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ADA NSW Board member Dr Chris Wilson has spoken to The Newcastle Herald to spotlight inadequacies in public dentistry

9 October 2020
The Newcastle Herald  
 Helen Gregory

More than 13,600 people in the Hunter New England local health district are on the waiting list for public dental treatment, a number that rose by around 800 in the six months to June and dentists say illustrates the under-funding of the sector.

Raymond Terrace dentist and Australian Dental Association NSW board member Dr Chris Wilson said while all public dental sectors in all health districts saw their waiting lists grow during the pandemic, the numbers were still of concern.

"Public sector dental care has been a bit of a bridesmaid with regards to funding and manpower compared to lots of other parts of our health sectors," Dr Wilson said. "I think it has been underfunded, almost critically underfunded, for nearly as long as I've been a dentist. They've always had to work with limited resources and limited funding."

Dr Wilson said dentistry tended to be looked at separately from mainstream health. "They tend to think of it not being a very big vote catcher or a big influence on electors," he said. "If you have poor oral health it will not help many of your general health conditions too."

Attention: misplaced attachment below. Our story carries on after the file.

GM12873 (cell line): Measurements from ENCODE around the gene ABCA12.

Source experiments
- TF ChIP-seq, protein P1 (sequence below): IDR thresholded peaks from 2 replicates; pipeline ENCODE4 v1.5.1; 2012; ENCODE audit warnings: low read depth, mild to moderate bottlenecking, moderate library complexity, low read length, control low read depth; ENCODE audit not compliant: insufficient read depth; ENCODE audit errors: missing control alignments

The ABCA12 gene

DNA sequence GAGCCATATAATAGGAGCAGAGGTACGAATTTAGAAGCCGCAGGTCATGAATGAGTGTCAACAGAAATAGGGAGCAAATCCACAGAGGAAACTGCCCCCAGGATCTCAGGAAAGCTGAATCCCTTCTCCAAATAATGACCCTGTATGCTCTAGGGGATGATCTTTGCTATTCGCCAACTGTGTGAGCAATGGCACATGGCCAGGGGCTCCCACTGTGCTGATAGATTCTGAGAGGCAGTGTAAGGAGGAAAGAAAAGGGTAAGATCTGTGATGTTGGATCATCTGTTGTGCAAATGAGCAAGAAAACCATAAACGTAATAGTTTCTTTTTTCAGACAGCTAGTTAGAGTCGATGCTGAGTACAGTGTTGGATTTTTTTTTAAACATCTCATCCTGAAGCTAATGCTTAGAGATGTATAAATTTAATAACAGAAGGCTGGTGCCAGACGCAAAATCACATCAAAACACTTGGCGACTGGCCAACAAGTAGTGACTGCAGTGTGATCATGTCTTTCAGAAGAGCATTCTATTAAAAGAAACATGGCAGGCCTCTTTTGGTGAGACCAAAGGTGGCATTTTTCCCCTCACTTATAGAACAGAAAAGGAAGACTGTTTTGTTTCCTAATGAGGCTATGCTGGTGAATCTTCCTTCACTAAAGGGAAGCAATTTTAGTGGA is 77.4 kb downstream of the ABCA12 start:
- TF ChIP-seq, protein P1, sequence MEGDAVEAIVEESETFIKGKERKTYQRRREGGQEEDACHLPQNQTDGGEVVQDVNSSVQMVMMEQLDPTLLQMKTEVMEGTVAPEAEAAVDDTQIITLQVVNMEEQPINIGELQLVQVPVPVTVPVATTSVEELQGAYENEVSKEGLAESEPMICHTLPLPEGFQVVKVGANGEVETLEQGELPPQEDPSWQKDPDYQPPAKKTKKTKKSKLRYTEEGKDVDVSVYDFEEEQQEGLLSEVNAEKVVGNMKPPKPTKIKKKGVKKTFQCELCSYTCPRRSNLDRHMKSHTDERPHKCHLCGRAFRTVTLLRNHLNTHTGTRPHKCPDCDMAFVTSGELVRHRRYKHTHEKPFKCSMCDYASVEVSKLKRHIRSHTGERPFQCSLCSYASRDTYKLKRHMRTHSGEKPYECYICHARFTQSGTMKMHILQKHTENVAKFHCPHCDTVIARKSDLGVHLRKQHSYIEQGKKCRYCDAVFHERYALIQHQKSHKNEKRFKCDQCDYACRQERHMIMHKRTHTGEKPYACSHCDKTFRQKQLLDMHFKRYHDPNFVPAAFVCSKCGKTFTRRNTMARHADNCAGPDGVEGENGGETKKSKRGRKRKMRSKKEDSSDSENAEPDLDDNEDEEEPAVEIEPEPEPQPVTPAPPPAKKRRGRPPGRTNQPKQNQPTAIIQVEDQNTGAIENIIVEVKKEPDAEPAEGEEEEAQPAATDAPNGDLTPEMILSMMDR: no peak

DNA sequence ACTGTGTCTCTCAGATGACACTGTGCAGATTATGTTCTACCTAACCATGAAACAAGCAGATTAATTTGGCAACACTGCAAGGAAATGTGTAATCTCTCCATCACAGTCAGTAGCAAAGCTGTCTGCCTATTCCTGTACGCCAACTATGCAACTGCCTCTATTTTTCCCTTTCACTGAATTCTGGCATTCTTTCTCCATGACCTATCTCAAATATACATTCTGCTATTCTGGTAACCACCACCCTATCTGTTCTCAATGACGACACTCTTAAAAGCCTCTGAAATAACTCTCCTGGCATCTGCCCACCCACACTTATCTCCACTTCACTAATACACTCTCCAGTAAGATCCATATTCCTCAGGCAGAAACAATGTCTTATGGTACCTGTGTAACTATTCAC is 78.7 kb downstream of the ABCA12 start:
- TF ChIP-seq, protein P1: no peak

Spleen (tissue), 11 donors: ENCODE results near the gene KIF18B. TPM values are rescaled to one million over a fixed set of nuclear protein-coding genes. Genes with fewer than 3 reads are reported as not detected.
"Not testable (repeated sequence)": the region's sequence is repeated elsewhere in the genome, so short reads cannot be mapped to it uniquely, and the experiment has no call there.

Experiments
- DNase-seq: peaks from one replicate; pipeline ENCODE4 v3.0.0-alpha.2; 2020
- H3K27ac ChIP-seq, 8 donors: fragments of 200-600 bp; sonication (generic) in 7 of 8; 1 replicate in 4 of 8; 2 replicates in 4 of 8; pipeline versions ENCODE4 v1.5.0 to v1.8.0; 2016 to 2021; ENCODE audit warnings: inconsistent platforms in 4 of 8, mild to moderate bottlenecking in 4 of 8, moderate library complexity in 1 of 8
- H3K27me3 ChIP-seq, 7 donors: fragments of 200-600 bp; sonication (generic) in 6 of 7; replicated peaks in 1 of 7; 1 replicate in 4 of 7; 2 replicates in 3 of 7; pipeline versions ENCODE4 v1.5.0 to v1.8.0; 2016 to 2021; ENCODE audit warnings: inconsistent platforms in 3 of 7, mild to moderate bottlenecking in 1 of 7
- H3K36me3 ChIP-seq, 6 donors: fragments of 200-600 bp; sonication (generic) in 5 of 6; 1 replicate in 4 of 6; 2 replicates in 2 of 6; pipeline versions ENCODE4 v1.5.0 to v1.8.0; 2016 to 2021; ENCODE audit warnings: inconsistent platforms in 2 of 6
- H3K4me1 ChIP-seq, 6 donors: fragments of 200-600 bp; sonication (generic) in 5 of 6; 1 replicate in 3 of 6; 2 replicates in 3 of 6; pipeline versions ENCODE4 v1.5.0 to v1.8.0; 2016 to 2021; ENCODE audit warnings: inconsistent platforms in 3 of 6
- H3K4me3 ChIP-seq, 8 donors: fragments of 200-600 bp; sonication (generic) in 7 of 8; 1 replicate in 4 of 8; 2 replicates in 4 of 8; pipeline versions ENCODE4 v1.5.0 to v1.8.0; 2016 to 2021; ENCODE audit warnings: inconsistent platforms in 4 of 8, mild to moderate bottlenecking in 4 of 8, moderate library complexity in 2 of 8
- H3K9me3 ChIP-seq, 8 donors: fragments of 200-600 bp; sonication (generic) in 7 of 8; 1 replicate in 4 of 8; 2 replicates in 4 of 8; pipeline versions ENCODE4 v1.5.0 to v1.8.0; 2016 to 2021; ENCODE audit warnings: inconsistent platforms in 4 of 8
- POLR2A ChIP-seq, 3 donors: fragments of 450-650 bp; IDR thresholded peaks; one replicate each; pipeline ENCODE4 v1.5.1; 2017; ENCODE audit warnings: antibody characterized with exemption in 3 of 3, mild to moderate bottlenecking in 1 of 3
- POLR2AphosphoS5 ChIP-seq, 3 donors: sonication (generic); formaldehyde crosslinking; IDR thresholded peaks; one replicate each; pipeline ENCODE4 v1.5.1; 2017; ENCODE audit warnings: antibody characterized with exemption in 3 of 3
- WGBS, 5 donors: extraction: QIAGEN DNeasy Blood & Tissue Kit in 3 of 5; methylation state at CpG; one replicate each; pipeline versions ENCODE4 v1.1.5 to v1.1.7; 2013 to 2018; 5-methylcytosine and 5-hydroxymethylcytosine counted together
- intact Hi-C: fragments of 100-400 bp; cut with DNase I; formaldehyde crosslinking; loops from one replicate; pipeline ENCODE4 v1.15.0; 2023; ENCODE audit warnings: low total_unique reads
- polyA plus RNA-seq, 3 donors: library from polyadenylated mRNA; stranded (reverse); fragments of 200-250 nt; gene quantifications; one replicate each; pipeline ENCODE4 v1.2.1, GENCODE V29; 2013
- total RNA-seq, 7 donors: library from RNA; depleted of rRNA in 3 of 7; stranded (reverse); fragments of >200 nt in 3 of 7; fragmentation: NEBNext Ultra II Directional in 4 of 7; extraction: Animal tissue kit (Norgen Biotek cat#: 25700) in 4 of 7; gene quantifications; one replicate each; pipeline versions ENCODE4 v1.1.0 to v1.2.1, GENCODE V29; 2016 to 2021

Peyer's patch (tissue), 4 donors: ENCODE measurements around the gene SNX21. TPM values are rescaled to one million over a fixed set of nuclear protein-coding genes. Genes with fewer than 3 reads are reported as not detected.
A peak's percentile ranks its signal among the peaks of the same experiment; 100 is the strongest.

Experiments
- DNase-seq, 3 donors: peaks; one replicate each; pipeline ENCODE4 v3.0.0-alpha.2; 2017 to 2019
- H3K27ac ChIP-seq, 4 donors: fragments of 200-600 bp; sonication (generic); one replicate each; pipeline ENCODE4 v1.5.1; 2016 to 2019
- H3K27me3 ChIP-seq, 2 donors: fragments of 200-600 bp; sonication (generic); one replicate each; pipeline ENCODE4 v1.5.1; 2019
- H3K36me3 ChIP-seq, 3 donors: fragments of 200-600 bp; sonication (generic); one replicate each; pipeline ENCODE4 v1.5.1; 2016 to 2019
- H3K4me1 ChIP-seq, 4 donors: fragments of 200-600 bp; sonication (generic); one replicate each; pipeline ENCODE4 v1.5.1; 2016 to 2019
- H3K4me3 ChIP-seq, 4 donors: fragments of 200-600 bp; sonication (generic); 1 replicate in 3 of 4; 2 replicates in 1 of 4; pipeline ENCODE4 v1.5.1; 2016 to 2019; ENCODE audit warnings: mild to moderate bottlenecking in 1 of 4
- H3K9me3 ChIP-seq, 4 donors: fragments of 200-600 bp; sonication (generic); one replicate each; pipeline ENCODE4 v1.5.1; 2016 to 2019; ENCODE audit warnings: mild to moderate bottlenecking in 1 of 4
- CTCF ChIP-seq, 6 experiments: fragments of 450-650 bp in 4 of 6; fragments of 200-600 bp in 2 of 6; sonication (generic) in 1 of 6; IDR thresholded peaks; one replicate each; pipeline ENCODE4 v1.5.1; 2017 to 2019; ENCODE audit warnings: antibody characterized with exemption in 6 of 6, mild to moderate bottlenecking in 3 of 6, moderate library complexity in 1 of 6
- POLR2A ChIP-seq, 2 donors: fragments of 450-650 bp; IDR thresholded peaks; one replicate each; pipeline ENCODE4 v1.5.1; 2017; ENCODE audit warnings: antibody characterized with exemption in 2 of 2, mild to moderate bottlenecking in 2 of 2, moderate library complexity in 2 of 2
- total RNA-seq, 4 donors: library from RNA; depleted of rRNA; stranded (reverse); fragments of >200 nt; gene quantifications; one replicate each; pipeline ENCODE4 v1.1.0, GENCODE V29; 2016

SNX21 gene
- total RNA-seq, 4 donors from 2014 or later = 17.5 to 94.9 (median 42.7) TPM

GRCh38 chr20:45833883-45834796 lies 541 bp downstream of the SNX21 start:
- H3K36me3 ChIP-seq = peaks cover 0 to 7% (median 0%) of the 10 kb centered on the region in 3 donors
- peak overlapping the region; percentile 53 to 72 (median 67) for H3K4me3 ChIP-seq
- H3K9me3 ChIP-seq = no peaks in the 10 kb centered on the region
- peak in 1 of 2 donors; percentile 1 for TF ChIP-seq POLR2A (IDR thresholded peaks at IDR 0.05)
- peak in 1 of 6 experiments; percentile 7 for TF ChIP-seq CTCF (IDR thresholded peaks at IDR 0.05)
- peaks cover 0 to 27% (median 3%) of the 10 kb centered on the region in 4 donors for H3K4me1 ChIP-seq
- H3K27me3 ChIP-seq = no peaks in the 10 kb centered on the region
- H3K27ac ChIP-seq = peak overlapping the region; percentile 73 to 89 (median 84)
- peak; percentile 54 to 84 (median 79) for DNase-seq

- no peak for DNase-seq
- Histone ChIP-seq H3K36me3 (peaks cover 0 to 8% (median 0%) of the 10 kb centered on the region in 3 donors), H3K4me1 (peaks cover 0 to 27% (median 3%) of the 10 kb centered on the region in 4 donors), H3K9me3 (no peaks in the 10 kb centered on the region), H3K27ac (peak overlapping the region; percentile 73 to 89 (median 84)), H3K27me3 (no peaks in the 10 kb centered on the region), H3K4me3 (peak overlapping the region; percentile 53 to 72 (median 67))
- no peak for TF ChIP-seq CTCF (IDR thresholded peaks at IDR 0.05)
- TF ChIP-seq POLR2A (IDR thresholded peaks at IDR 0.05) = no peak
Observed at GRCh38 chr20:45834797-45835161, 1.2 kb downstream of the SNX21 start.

Dr Wilson said the government tended to use waiting lists as a way of "keeping the costs down", because some patients turned to the private sector if they couldn't be seen in reasonable time. "The provision of the service has been inadequate for the number of people that they're asked to deal with under the eligibility requirements."

But many stayed on the list and saw their conditions worsen to the point where they needed to be admitted to hospital. The ADA NSW said data from 2017-2018 showed there were 577 potentially preventable hospitalisations for dental conditions in Newcastle and 1600 in the Hunter.

"To get to that point they've suffered some pretty dramatic events." Dr Wilson said oral diseases were largely preventable, depending on diet and brushing and flossing habits.

"I think most of us who are reasonably well-educated think that's just intuitive, but I do think there's a sector of our society where that's not very well understood, or not very front of mind, they do think that because their parents and the people around them have got bad teeth that's just the way life is, they tend not to realise that they can alter that or that they can control that to a degree."

He said more education and focus on prevention would reduce the need for intervention. The Child Dental Benefits Schedule, he said, aimed to help families make positive changes early. He said the government may also consider a sugar tax to help pay for treatment. Dr Wilson people who do have sugar should limit consumption to meals instead of grazing. "Frequency is a big issue when it comes to decay caused by high sugar intakes."

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